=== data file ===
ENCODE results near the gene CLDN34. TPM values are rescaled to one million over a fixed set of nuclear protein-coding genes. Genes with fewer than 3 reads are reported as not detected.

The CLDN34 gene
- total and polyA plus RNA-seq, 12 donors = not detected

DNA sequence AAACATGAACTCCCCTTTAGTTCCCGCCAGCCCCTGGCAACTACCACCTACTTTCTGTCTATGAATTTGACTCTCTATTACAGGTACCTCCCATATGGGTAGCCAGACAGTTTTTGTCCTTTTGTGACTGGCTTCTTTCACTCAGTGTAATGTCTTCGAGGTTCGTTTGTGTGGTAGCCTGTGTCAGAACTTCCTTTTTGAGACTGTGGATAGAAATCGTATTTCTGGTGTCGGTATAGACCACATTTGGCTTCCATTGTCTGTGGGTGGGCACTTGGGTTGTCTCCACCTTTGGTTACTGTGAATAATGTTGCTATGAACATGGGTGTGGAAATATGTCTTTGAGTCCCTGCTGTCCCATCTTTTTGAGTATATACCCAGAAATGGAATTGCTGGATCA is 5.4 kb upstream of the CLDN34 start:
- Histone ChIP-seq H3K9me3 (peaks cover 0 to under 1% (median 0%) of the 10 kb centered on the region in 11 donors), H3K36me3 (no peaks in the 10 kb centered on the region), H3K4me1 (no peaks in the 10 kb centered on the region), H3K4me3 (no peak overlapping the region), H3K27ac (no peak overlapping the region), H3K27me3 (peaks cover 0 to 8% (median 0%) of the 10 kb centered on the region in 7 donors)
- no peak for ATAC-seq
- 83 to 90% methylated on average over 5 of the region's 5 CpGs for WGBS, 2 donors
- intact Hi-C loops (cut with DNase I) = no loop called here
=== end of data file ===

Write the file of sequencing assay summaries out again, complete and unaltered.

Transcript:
ENCODE results near the gene CLDN34. TPM values are rescaled to one million over a fixed set of nuclear protein-coding genes. Genes with fewer than 3 reads are reported as not detected.

The CLDN34 gene
- total and polyA plus RNA-seq, 12 donors = not detected

DNA sequence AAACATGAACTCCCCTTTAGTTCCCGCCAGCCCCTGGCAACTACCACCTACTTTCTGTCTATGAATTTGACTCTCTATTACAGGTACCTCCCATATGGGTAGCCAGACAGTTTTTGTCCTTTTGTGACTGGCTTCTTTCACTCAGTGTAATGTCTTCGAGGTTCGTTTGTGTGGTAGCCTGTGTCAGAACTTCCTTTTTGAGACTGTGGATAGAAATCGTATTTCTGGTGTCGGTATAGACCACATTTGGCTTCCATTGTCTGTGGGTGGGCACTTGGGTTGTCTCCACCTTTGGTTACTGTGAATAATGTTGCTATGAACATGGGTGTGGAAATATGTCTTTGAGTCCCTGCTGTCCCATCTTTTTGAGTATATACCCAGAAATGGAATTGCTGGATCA is 5.4 kb upstream of the CLDN34 start:
- Histone ChIP-seq H3K9me3 (peaks cover 0 to under 1% (median 0%) of the 10 kb centered on the region in 11 donors), H3K36me3 (no peaks in the 10 kb centered on the region), H3K4me1 (no peaks in the 10 kb centered on the region), H3K4me3 (no peak overlapping the region), H3K27ac (no peak overlapping the region), H3K27me3 (peaks cover 0 to 8% (median 0%) of the 10 kb centered on the region in 7 donors)
- no peak for ATAC-seq
- 83 to 90% methylated on average over 5 of the region's 5 CpGs for WGBS, 2 donors
- intact Hi-C loops (cut with DNase I) = no loop called here